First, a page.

Like many book lovers, you have probably enjoyed certain authors so much that you keep reading their books. At some point, though, you may get tired of them. It may begin to feel like they are writing the same book over and over, especially if they have hit on a successful formula. We can see this with money management books, self-help books, or thrillers like The DaVinci Code.
It’s a conundrum for authors. On the one hand we are told to write what we know, yet we are unlikely to have deep knowledge or experience in several divergent areas. Likewise we may have gained expertise in a certain style of writing that may not transfer to a different genre. Imagine trying to shift from technical writing to popular fiction. It can and has been done, but it takes practice and discipline.
Then there is that old issue of audience. If we have developed a following (which can take a lot work and luck), why walk away from readers who still seem to want more?
One strategy is to take a chapter or subtheme in your first book and expand that, going in depth in a way you couldn’t before. Another option is to take the topic you are known for and apply it to a different audience or context. Instead of getting organized in the home, consider getting organized at work.
Malcolm Gladwell (Outliers, Blink, and David and Goliath) is someone who has found a happy balance of combining the similar and the different. He uses the same excellent journalistic and story-telling style to approach many different topics (success, intuition, underdogs). He models a curious mind, and I, for one, am happy to go wherever his interests take him.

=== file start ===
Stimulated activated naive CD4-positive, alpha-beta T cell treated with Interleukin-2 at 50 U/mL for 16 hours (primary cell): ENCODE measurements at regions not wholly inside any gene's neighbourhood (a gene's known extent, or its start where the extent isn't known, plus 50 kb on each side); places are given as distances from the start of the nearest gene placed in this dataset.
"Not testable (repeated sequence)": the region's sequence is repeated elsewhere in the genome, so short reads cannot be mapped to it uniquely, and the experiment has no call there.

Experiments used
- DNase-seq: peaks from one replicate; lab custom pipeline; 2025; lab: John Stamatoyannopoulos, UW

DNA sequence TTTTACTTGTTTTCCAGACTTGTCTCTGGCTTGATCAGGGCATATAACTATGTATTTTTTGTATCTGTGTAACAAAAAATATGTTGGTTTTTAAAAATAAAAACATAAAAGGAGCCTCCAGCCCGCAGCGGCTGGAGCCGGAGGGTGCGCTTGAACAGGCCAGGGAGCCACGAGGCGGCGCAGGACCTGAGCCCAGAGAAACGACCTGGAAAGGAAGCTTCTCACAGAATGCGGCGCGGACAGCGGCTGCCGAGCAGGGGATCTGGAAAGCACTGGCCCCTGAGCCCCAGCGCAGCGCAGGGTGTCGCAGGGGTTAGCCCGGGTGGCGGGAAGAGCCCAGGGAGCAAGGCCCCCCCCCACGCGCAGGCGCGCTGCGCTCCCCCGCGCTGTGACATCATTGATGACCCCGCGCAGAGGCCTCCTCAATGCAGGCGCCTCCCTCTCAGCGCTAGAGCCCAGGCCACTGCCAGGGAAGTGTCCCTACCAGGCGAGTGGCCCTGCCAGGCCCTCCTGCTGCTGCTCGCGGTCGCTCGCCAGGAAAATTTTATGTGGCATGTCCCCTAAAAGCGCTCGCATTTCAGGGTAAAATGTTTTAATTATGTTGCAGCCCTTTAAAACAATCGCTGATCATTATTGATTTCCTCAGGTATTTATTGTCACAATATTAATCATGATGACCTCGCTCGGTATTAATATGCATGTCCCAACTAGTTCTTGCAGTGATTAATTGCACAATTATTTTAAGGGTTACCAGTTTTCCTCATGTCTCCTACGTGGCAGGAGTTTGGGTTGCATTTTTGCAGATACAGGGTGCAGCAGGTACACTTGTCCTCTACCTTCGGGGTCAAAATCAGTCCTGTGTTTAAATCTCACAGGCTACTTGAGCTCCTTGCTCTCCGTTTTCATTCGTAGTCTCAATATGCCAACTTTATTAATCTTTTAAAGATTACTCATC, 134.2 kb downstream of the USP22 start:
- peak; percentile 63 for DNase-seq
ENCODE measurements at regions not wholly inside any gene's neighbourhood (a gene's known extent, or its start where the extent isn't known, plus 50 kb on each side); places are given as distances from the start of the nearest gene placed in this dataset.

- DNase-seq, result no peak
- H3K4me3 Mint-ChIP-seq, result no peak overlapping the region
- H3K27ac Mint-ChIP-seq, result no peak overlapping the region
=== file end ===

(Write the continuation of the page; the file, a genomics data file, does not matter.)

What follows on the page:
I have also followed authors who have written similar kinds of books. The books in Louise Penny’s mystery series centered on Chief Inspector Armand Gamache are quite alike, usually containing the same (or reoccurring) characters, mostly in the same locale (Quebec), using the same style. Yet she manages freshness in plot and superb characterization that makes us care about the people in her stories, book after book.
Yet sometimes after reading a couple books from the same author, I move on. Part of that may be due to taste. Or perhaps I’ve just gone deeply enough into a topic to suit my needs. But sometimes I just feel like I’ve read it before.
Publishers often see this reality in the declining sales of each new book by a previously successful author. It can be a conundrum for them as well. After working hard to establish a new author, they want to build on that—if they can without prompting tedium.
What if, as a writer, you have only one area of expertise and you’ve pretty much said everything you have to say in one book? To me, that’s ok. And if you desire to write more, there are plenty of other channels for shorter pieces like blogging, articles, contributing a chapter to an edited collection, short stories, poems and more.
And one of these may spark an idea for a book on something brand new.